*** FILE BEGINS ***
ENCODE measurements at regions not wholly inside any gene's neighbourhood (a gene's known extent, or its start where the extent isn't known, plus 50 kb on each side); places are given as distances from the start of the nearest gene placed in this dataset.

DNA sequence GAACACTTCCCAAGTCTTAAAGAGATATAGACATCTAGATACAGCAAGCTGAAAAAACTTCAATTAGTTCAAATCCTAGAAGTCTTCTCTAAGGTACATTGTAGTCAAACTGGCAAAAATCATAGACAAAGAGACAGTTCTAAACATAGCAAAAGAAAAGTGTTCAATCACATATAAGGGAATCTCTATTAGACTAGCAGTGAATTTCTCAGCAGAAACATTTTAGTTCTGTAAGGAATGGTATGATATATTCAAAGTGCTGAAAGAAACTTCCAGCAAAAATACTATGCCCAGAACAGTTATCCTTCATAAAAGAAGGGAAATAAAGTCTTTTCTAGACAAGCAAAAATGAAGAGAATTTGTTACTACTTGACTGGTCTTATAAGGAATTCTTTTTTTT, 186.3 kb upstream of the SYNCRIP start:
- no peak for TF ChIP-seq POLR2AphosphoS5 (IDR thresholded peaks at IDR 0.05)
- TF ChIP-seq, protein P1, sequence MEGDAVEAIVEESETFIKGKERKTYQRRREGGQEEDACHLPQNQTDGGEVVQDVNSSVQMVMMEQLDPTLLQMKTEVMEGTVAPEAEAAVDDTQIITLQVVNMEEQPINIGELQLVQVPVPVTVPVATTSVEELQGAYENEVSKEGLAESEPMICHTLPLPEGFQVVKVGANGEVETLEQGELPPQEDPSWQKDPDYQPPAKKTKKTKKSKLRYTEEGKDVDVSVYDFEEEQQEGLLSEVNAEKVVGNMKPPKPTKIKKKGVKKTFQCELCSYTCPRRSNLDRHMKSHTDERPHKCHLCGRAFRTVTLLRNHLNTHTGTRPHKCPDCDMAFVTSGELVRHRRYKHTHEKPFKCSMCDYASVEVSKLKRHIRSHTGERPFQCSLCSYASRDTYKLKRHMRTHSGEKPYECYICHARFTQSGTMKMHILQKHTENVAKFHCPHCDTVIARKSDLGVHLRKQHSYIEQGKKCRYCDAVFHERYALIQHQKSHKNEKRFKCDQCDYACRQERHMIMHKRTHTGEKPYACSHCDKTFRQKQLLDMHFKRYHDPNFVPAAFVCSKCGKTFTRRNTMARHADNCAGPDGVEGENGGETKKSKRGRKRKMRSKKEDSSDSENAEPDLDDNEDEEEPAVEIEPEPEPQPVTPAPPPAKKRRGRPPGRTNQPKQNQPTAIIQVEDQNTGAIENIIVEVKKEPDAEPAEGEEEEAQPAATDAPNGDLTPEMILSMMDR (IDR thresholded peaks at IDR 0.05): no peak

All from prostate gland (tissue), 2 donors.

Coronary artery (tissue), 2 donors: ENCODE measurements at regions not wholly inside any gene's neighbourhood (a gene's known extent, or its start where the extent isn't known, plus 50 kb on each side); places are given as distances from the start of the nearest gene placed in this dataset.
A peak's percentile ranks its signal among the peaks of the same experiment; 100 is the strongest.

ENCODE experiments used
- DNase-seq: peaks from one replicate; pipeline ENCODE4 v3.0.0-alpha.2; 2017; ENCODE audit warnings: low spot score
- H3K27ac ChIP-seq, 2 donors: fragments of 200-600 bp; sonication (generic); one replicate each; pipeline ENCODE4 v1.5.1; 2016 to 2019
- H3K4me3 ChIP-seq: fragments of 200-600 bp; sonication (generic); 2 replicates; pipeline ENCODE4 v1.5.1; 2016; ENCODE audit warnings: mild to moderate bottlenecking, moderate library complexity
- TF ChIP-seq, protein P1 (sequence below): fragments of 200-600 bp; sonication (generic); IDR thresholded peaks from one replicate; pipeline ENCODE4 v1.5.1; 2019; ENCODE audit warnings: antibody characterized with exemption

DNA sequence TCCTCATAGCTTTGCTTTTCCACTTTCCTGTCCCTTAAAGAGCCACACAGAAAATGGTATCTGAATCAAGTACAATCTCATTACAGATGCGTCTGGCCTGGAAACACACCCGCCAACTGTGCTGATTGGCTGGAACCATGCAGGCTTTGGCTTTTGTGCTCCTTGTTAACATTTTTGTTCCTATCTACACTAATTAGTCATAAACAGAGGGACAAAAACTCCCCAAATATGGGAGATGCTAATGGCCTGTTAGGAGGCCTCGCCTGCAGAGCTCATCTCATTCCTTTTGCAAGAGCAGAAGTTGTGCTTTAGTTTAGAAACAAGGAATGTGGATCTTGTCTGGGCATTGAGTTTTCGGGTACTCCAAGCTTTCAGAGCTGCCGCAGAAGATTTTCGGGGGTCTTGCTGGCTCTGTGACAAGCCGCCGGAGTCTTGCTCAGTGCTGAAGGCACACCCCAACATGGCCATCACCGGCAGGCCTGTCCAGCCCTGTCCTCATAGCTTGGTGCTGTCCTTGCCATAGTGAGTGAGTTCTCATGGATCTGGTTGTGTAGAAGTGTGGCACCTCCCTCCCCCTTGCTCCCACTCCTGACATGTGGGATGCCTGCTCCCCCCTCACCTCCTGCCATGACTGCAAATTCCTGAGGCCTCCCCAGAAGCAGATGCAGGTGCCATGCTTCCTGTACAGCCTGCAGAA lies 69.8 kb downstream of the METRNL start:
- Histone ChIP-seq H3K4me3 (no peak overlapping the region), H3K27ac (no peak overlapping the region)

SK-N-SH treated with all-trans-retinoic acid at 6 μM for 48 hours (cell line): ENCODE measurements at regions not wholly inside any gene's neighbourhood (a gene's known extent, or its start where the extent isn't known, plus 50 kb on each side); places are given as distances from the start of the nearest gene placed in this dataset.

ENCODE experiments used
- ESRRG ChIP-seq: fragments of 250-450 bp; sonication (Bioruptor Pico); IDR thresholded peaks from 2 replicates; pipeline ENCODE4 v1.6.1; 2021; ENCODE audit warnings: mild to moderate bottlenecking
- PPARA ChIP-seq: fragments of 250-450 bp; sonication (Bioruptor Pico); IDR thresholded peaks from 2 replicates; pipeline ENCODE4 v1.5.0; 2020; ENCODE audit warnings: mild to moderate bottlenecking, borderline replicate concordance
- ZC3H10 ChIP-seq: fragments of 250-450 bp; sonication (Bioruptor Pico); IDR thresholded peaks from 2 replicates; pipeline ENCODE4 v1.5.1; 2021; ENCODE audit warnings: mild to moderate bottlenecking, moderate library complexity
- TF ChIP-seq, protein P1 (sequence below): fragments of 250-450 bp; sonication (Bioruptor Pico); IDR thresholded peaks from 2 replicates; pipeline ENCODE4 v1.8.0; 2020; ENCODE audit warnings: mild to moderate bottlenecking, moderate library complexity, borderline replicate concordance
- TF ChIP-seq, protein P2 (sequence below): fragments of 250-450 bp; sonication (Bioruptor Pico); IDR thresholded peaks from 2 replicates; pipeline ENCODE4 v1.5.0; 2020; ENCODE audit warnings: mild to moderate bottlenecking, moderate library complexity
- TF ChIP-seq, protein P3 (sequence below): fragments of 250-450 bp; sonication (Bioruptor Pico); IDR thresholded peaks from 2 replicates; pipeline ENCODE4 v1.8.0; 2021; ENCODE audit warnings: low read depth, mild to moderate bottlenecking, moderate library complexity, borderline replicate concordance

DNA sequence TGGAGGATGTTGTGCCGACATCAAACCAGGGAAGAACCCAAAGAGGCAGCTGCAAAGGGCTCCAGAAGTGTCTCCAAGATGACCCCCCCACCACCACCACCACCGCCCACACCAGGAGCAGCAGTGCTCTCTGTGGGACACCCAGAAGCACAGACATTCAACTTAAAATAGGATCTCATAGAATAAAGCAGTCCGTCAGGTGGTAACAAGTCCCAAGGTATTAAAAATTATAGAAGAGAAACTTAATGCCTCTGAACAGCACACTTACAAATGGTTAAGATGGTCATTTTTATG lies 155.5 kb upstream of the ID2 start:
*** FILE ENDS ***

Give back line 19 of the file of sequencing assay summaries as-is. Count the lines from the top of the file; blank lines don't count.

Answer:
- ZC3H10 ChIP-seq: fragments of 250-450 bp; sonication (Bioruptor Pico); IDR thresholded peaks from 2 replicates; pipeline ENCODE4 v1.5.1; 2021; ENCODE audit warnings: mild to moderate bottlenecking, moderate library complexity